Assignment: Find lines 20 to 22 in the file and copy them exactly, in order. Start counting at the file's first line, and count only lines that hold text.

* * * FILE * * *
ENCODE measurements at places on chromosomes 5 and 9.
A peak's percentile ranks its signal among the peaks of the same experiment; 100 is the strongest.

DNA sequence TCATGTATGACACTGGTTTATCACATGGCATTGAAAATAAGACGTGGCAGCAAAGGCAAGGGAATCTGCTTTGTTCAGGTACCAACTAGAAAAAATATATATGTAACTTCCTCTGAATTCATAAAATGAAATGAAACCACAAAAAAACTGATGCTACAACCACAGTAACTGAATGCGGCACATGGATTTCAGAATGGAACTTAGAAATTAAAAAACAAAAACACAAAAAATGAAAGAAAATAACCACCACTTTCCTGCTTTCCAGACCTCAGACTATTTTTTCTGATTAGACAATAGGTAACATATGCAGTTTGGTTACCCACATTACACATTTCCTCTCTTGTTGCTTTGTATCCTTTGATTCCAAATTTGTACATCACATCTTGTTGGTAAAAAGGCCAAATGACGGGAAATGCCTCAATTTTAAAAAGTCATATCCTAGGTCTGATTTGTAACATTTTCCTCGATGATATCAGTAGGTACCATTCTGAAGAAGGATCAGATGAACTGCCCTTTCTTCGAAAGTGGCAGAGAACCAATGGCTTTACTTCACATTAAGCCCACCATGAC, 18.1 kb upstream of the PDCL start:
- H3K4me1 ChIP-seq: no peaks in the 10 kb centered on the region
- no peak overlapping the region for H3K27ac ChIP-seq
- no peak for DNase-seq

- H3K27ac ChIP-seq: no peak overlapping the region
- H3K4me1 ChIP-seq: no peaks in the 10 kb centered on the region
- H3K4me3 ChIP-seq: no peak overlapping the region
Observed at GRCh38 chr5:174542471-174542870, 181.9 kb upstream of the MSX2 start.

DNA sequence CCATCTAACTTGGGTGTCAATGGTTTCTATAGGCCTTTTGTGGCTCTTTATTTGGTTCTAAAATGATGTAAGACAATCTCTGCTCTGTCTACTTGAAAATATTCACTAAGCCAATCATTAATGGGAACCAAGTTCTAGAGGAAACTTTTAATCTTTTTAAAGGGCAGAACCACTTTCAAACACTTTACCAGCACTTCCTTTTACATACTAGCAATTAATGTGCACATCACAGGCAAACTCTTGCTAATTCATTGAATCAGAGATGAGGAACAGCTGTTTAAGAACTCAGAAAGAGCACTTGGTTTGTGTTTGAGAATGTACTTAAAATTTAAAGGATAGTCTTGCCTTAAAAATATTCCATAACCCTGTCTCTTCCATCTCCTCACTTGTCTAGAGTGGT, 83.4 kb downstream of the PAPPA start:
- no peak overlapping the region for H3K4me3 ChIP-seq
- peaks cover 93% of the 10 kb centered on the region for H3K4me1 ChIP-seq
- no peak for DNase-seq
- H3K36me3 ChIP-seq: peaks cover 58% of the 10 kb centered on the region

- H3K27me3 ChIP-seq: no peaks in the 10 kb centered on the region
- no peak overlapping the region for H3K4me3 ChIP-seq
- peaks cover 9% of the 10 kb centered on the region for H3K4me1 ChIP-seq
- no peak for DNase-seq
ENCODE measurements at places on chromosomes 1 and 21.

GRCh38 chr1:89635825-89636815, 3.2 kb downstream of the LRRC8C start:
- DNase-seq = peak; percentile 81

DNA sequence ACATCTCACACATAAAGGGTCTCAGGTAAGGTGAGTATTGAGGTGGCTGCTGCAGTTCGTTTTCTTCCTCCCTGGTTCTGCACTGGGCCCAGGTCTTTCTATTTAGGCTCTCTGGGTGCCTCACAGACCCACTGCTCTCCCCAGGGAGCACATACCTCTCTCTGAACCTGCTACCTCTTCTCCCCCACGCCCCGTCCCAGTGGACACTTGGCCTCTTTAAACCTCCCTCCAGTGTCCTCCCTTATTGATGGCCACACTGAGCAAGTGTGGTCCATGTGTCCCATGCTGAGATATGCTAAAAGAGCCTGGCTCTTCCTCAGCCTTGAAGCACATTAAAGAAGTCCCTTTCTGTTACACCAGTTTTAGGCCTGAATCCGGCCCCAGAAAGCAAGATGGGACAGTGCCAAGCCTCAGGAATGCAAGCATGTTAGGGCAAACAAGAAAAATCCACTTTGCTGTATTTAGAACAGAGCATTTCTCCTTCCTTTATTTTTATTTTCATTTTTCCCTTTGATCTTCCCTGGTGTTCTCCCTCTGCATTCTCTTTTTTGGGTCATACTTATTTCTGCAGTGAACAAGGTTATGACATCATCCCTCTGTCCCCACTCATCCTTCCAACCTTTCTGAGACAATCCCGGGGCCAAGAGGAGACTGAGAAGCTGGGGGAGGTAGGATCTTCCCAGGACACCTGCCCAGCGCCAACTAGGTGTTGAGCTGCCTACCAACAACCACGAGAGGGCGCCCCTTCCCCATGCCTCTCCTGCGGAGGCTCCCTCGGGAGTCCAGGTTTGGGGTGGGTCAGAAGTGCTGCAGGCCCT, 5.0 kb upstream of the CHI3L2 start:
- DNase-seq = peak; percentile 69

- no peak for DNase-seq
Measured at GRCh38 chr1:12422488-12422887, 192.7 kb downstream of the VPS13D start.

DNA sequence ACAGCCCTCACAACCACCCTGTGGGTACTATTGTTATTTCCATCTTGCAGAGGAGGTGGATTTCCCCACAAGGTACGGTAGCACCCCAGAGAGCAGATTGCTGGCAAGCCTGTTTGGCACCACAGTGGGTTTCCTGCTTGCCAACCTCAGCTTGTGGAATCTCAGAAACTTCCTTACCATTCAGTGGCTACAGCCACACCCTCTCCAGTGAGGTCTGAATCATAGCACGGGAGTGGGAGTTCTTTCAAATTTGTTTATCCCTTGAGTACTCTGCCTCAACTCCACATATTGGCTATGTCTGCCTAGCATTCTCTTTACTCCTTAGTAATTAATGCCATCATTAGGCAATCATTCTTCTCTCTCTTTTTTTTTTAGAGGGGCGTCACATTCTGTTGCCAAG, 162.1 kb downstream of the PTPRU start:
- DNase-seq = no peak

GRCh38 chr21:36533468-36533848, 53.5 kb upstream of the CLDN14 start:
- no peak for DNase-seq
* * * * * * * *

ENCODE measurements at places on chromosomes 1 and 21.

GRCh38 chr1:89635825-89636815, 3.2 kb downstream of the LRRC8C start:
- DNase-seq = peak; percentile 81